How to Get a Colored Nickname in a "Minecraft" Server

by William Lynch ; Updated September 22, 2017

For a game rooted in creativity, Minecraft can be pretty boring when it comes to player names. However, you can add some fun with a nickname plugin. Aside from granting you the ability to nickname yourself and other players, a nickname plugin also enables you to use special codes to display your nickname in up to 16 colors, adding some personality and signature style.

Download and install one of the numerous Minecraft nickname plugins. This article's Resource section provides links to three popular options.

Access the Minecraft command prompt. Type in the appropriate command to activate the nickname feature. This command may vary depending on your specific plugin, but the typical command is "/nick".

Insert a space after the "/nick" command. Type "&" followed by a number between 0 and 9 or a letter from a to f. This two-character combination is the code determining the nickname's color.

&0 black &1 dark blue &2 green &3 dark aqua &4 dark red &5 purple &6 gold &7 silver &8 dark gray &9 blue

&a green &b aqua &c red &d pink &e yellow &f white

Type your chosen nickname directly after the color code. For instance, the entire sequence should look like this: "/nick &5Nickname". This example code would show your name as "Nickname" and colored purple.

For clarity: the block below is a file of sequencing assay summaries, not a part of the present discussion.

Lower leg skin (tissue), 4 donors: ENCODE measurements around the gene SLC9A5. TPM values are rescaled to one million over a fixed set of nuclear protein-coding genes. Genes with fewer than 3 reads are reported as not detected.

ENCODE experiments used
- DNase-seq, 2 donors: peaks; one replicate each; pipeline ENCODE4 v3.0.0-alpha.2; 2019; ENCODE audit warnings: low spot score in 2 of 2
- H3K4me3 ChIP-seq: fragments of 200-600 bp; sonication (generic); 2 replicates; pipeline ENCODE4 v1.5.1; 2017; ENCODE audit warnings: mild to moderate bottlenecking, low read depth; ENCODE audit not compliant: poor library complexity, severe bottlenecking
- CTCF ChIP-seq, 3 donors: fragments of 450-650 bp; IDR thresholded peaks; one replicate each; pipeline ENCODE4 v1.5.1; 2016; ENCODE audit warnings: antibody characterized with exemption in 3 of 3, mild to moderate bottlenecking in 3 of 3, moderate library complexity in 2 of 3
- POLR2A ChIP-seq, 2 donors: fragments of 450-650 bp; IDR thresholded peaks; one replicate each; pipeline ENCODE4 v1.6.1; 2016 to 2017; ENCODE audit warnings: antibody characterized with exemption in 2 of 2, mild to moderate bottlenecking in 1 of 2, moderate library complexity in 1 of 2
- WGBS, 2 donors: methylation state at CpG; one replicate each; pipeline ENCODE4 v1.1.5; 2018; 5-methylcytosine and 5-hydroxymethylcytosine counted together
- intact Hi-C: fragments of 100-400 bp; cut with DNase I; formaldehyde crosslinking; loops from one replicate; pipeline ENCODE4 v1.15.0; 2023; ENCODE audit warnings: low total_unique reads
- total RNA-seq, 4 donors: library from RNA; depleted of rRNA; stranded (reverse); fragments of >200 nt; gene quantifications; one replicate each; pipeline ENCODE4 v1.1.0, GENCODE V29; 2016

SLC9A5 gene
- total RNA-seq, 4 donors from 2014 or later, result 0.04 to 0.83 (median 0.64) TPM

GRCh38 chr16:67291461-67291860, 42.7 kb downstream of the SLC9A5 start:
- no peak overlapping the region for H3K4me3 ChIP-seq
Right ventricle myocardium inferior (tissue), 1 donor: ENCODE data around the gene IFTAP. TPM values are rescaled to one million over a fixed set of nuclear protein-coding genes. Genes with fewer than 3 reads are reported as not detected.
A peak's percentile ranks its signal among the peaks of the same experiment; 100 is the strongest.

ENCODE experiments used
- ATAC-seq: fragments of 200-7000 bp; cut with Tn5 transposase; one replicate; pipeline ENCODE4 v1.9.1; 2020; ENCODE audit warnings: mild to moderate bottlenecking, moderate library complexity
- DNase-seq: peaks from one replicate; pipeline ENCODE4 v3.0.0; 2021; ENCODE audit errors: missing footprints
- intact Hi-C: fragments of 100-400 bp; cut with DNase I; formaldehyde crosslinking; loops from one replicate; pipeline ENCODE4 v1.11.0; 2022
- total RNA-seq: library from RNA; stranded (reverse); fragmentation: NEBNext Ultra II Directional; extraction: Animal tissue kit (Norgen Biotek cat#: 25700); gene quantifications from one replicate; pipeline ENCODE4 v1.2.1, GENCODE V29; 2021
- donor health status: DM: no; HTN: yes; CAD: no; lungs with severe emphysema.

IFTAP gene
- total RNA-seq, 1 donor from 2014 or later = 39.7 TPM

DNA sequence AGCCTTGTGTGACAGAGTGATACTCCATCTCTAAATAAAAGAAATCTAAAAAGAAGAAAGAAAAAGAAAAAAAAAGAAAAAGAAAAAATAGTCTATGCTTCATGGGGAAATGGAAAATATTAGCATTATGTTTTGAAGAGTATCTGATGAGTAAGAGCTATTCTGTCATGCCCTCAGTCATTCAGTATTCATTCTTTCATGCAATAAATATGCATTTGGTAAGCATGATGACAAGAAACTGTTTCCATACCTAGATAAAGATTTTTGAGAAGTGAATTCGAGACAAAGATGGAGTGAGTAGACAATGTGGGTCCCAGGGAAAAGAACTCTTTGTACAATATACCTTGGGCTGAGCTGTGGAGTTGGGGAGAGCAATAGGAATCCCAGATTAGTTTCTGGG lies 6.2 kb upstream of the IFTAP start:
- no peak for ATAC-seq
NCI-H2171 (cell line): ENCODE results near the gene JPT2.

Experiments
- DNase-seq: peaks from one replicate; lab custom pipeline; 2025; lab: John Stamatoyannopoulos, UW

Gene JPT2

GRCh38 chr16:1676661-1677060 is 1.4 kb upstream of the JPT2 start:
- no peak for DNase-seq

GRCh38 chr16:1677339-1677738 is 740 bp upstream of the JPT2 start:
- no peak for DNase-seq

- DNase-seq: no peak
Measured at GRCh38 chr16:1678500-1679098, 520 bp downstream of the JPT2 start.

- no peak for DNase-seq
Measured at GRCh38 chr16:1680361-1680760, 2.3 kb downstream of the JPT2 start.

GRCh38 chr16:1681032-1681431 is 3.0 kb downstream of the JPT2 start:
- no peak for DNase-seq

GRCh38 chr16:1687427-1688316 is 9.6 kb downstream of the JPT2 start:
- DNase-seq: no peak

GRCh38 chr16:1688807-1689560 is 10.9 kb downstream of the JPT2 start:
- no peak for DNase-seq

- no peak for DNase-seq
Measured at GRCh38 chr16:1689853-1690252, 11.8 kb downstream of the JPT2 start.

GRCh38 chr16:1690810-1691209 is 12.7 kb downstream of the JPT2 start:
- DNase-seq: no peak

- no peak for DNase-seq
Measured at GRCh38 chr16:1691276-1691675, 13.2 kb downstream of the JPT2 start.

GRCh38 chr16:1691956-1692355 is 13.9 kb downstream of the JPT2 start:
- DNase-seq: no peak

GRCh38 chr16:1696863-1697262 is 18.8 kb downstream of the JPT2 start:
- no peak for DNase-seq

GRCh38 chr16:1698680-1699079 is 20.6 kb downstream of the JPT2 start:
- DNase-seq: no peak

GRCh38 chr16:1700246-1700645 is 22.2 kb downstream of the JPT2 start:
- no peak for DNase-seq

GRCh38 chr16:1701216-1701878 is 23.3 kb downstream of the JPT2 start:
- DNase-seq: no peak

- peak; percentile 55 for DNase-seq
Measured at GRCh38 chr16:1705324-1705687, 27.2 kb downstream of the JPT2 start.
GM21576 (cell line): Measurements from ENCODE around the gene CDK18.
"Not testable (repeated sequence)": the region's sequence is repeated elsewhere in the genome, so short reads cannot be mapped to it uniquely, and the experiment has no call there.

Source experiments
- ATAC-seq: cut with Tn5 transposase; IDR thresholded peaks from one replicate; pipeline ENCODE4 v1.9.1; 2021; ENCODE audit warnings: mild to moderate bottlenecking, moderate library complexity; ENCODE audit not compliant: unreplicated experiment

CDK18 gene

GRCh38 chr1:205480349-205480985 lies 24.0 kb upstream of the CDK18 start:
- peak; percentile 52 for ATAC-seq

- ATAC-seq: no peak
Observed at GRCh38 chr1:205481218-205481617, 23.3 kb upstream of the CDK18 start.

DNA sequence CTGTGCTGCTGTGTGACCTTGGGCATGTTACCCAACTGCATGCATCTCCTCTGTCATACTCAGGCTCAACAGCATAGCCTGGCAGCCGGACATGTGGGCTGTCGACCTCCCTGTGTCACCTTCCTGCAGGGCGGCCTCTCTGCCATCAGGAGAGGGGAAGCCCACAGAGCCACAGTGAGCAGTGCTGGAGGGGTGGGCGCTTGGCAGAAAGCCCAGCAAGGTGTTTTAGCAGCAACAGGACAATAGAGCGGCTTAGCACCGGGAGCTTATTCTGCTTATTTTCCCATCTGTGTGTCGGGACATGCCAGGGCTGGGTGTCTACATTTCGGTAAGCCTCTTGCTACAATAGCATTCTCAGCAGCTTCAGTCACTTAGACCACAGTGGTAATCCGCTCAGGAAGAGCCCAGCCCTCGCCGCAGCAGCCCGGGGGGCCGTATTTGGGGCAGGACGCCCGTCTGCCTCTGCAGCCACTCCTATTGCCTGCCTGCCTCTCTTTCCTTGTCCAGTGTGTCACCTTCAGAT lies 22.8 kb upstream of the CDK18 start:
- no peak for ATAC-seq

Press the "Return" or "Enter" button. Your Minecraft nickname should now display in the coded color.

Tip

  • Use color codes to differentiate your nickname from other players to make in-game conversations easier to follow.

    Color code opponents' nicknames to group them into certain categories, such as friends or rivals, to provide valuable information at a glance.

    You can use more than one color in your nickname. Simply add a new code for each desired color. For instance, the command "/nick &5Nick&6name" would produce a two-colored nickname, with the "Nick" in purple and the "name" in gold. You can even use a different color code for each letter. The command "/nick &1N&2i&3c&4k&5n&6a&7m&8e" would produce a rainbow effect.

About the Author

William Lynch has been a freelance writer for the past fifteen years, working for various web sites and publications. He is currently enrolled in a Master of Arts program in writing popular fiction at Seton Hill University. He hopes to one day become a mystery novelist.

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